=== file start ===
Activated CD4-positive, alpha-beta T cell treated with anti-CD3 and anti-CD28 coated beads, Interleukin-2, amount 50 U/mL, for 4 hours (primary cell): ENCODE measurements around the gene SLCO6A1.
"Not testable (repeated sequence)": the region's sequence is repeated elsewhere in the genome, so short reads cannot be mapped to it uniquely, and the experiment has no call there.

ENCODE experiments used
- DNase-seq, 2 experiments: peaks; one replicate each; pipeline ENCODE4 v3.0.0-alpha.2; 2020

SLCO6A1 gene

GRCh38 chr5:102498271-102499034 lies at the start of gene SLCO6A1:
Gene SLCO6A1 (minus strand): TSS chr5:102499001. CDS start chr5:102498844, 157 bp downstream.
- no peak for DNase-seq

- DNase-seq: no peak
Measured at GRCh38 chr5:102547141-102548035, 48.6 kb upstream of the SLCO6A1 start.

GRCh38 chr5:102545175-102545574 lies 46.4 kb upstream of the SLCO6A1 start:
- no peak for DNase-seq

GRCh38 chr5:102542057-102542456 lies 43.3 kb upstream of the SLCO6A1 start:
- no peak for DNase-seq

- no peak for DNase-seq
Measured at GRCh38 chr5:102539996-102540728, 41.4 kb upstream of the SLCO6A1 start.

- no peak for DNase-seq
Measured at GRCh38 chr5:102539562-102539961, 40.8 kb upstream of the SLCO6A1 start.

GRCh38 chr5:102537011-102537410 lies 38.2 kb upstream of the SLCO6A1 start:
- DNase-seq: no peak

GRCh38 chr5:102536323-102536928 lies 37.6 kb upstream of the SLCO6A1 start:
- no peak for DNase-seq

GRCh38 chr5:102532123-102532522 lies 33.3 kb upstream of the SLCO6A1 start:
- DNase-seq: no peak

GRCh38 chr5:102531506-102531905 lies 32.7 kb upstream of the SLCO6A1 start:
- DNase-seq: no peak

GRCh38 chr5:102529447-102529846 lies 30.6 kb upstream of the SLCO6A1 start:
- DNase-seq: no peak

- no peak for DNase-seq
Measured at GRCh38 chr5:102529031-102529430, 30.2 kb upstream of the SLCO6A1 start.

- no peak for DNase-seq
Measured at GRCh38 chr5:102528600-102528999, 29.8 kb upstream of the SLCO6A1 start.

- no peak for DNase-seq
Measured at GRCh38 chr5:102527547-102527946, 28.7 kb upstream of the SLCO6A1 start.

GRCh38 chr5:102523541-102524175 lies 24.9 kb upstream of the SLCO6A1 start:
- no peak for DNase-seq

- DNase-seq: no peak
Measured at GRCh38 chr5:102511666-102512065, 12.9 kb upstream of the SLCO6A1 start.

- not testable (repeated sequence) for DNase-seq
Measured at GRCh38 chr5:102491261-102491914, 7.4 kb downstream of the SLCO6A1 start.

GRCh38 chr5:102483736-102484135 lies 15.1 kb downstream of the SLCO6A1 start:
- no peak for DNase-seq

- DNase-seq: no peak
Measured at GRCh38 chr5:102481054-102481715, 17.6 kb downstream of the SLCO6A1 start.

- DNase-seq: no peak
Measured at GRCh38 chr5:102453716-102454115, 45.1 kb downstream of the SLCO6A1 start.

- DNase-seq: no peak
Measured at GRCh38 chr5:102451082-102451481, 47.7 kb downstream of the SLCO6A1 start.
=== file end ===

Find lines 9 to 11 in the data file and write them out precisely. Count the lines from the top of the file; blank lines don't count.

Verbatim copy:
- DNase-seq: no peak
Measured at GRCh38 chr5:102547141-102548035, 48.6 kb upstream of the SLCO6A1 start.

GRCh38 chr5:102545175-102545574 lies 46.4 kb upstream of the SLCO6A1 start: